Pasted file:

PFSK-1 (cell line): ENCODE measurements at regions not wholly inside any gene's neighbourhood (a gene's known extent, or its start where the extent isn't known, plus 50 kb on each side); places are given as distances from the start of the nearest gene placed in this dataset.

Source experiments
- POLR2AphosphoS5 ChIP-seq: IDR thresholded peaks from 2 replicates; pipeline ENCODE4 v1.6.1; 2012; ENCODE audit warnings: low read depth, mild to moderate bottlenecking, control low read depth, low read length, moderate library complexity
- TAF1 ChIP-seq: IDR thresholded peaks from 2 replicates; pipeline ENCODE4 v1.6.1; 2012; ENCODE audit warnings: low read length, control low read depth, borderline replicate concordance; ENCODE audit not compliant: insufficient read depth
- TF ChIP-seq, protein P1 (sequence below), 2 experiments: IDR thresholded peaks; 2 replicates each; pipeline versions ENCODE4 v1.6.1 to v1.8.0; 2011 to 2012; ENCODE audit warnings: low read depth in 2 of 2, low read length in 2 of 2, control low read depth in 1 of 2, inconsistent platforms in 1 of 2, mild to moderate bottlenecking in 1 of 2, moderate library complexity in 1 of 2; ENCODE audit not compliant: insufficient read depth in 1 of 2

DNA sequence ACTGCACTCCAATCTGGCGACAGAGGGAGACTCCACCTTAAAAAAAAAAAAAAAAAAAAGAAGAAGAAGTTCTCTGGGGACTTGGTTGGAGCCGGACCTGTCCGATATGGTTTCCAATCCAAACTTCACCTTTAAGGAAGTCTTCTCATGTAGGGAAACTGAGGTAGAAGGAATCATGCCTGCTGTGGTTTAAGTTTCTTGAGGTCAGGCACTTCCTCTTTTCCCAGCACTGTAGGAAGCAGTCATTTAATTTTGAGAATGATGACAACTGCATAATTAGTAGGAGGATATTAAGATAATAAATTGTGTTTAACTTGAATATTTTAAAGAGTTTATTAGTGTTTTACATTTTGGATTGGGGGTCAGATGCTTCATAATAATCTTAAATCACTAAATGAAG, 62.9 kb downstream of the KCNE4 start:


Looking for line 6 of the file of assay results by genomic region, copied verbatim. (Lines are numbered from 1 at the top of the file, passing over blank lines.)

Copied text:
DNA sequence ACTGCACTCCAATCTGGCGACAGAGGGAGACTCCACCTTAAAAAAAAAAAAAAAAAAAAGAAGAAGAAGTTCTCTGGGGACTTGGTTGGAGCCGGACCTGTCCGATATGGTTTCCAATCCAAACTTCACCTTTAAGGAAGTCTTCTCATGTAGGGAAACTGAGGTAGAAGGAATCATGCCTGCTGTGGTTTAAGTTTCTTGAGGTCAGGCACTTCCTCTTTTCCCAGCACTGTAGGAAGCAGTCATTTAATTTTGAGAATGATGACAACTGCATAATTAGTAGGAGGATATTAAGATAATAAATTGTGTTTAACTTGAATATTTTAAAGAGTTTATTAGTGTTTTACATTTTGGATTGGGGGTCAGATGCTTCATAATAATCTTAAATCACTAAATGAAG, 62.9 kb downstream of the KCNE4 start: